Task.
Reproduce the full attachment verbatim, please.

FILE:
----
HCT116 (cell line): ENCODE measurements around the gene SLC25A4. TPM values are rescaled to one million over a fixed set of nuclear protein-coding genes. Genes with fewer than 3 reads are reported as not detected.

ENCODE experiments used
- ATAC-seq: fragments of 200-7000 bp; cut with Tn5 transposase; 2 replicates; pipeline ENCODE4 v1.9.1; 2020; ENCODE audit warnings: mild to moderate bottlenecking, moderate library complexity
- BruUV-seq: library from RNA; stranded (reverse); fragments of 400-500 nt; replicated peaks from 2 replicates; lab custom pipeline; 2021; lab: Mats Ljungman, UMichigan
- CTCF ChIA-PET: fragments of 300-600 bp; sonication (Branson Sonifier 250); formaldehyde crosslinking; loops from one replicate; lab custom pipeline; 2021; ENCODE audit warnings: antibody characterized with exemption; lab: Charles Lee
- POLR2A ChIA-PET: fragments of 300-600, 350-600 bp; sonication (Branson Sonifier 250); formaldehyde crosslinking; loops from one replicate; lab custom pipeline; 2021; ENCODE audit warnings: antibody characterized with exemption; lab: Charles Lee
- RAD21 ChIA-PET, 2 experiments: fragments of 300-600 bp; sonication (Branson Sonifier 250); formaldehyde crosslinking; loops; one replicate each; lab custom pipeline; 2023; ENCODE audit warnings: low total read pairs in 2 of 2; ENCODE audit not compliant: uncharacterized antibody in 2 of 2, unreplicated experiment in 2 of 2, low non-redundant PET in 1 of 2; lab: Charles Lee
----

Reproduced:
HCT116 (cell line): ENCODE measurements around the gene SLC25A4. TPM values are rescaled to one million over a fixed set of nuclear protein-coding genes. Genes with fewer than 3 reads are reported as not detected.

ENCODE experiments used
- ATAC-seq: fragments of 200-7000 bp; cut with Tn5 transposase; 2 replicates; pipeline ENCODE4 v1.9.1; 2020; ENCODE audit warnings: mild to moderate bottlenecking, moderate library complexity
- BruUV-seq: library from RNA; stranded (reverse); fragments of 400-500 nt; replicated peaks from 2 replicates; lab custom pipeline; 2021; lab: Mats Ljungman, UMichigan
- CTCF ChIA-PET: fragments of 300-600 bp; sonication (Branson Sonifier 250); formaldehyde crosslinking; loops from one replicate; lab custom pipeline; 2021; ENCODE audit warnings: antibody characterized with exemption; lab: Charles Lee
- POLR2A ChIA-PET: fragments of 300-600, 350-600 bp; sonication (Branson Sonifier 250); formaldehyde crosslinking; loops from one replicate; lab custom pipeline; 2021; ENCODE audit warnings: antibody characterized with exemption; lab: Charles Lee
- RAD21 ChIA-PET, 2 experiments: fragments of 300-600 bp; sonication (Branson Sonifier 250); formaldehyde crosslinking; loops; one replicate each; lab custom pipeline; 2023; ENCODE audit warnings: low total read pairs in 2 of 2; ENCODE audit not compliant: uncharacterized antibody in 2 of 2, unreplicated experiment in 2 of 2, low non-redundant PET in 1 of 2; lab: Charles Lee